Year in Industry interview with Haarith Rehman
12 Dec 2022
In 2022, we launched our first ever ‘Year In Industry’ programme for students to spend a year within the organisation, learning about National Highways and having a direct impact on the work we do.
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We caught up with Haarith Rehman to find out more about him, why he chose to do our ‘Year in Industry’ and what he has learnt along the way.
Tell us a bit about yourself and why you decided you wanted to do a year in industry with us.
My name is Haarith and I study chemical engineering at the University of Aston. Often people think my degree is about chemistry, but really 80% is maths and physics.
I decided I wanted to undertake a year in industry particularly with National Highways because I wanted to understand more about the way in which motorways are maintained and operated. We all use the motorway network, but we never really think about how it works. I thought this would be a fantastic chance for me to learn more about what actually goes on.
I also really liked that the role was open to anyone. It wasn’t just for people studying traffic management or civil engineering but really it was for anyone who had an interest in technology.
What does your current role look like?
I have been based in the Concrete Roads, Centre of Excellence team.
Our team mainly focuses on research and innovation and finding new and unique technologies that we can use on the Strategic Road Network.
National Highways looks after about 400 miles of concrete and some of these stretches are now coming towards the end of their life. So, we need to ensure they are up to date by either repairing or replacing them.
What do you enjoy most about working in the Concrete Roads team?
I love that it is a very interdisciplinary team mainly because there is always so much to think about when it comes to motorways. It’s fast pace and a great place to learn and really harness your knowledge. I also enjoy knowing that what I’m working on has a much bigger impact on the UK.
One of the things that I've really enjoyed doing is working on a ‘Sound Cam’ project. We have been working with Cambridge University to study the sound emitted from concrete roads whilst cars are driving over them. The camera essentially visualises sound so you can see the sound bouncing off tyres and onto the surface of the road.
This technology can use certain frequencies of sound and at certain wavelengths to see whether there's a defect on the road. So in the future, you could have the ‘sound camera’ attached to a vehicle to measure and monitor the defects without having to send loads of people to the site and disrupt roads.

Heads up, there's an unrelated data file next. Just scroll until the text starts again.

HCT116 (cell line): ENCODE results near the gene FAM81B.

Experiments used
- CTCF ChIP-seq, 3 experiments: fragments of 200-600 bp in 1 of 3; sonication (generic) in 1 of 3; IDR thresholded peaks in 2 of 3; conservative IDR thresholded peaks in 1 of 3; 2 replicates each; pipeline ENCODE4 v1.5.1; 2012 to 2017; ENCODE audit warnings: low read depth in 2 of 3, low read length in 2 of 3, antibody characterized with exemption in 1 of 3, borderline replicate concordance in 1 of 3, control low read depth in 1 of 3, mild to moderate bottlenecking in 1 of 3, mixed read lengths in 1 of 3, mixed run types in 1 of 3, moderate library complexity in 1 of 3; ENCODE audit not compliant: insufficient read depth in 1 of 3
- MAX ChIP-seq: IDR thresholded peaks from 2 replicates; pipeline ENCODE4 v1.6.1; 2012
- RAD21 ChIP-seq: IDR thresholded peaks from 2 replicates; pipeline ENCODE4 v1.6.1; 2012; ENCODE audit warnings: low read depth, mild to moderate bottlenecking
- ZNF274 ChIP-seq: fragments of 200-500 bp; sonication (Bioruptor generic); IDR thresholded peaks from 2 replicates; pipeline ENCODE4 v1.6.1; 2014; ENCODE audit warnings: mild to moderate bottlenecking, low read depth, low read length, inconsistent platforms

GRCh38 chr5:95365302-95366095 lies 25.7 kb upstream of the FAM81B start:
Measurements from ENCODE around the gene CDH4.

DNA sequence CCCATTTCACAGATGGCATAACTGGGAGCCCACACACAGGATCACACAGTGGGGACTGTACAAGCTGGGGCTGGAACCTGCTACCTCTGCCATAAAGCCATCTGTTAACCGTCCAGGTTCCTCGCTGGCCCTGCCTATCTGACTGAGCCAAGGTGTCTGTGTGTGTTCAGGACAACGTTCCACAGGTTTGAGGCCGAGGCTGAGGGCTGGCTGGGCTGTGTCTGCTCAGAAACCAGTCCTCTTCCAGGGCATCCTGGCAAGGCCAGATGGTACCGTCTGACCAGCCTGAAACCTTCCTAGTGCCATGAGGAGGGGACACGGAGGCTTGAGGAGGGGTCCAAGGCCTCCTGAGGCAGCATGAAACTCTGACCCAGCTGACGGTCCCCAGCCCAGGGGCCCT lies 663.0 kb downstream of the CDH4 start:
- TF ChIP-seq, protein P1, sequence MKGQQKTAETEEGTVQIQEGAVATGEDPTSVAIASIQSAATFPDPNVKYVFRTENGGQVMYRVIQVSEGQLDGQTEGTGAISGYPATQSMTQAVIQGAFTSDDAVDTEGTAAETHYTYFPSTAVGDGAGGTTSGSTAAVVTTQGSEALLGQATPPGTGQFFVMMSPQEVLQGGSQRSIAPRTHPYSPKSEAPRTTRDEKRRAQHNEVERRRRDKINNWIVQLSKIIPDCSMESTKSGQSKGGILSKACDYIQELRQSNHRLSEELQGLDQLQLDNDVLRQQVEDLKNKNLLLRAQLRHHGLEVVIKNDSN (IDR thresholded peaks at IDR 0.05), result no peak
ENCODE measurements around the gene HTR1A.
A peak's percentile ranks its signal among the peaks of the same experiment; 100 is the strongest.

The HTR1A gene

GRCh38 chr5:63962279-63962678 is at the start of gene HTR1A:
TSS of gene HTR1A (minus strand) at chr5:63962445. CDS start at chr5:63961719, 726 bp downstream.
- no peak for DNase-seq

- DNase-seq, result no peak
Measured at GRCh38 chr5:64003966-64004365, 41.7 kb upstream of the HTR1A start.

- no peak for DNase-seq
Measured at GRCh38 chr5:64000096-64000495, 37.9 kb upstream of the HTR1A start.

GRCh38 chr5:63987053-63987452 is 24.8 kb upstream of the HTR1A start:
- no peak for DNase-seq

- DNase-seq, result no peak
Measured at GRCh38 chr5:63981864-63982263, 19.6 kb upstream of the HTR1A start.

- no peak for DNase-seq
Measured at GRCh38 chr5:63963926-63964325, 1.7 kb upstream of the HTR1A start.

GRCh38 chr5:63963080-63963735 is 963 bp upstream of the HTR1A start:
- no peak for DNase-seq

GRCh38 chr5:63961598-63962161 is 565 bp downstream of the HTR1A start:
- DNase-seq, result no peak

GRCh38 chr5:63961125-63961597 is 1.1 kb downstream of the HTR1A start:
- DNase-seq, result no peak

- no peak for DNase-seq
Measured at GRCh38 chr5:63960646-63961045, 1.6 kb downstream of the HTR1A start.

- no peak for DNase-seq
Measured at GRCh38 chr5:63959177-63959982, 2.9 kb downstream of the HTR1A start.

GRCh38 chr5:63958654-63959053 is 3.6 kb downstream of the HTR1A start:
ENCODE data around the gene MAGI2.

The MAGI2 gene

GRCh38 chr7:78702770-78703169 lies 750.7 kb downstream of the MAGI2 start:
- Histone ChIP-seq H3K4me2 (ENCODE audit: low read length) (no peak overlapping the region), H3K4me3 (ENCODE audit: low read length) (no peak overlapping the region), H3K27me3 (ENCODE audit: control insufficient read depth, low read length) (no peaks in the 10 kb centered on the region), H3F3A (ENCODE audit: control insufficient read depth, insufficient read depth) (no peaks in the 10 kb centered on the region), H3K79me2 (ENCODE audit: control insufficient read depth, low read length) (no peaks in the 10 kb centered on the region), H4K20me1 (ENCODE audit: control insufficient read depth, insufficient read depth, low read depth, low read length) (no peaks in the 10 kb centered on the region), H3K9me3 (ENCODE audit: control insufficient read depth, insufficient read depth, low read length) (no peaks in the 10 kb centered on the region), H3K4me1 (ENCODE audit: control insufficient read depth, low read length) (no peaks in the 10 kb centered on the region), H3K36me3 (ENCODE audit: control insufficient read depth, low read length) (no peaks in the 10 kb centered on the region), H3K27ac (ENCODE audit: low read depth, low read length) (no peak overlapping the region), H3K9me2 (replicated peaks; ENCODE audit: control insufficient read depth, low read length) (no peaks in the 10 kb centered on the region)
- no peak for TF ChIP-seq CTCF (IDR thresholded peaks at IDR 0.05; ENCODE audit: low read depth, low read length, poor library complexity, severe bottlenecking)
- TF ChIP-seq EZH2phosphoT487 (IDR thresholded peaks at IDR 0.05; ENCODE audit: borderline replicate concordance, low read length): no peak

So, it sounds like you are really interested in the research, technology and innovation side of the job?
Yes, I think that’s it! Technology is always evolving and it’s really interesting to be able to bridge the gap between lab scale to industrial scale. It is so important to get out onto the network and think of new ways to improve it.
What do you think the most challenging thing that's been a part of the year in industry for you?
Honestly, I think I would have to say the change in routine from university. As a student you get very used to working late at night and getting up later or just in time for lectures. But it has been equally rewarding in terms of learning how to manage myself, manage my time - especially knowing that sometimes you have to be reactive to changes in your day. Some days I’m needed on site, the next day we are on a school visit or at an event.
Have you enjoyed taking part in the school visits?
Yes, definitely and it’s really helped my communication skills especially as I am talking with people outside of National Highways.
By preparing these visits and helping decide what we are going to talk about with the school students has helped show me how much I have learnt in the six months I have been here. It’s a good chance to see how much knowledge you have acquired.
Why do you think STEM education is so vital to the world we live in right now?
I think STEM is really the building block of research and innovation. School visits and internship programmes seem a great way for companies to show what kind of jobs are out there. Quite often, being able to see people doing their job gives you a better connection to what the real world can offer.
What do you hope to do in the future?
I definitely want to keep progressing in engineering. I have enjoyed the acoustic engineering and the work around new technologies and product design. As long as I am passionate and interested in the work that I am doing, that is what I am excited for in the future.
And our last question, what advice would you give to the person next year coming into our ‘Year in Industry’ programme? What would you say to them?
Make a good connection with you line manager because they will help you with anything, big or small. Take the time to ask questions, don’t overwhelm yourself – learn and observe. The change in routine from university is a big adjustment but it is so rewarding!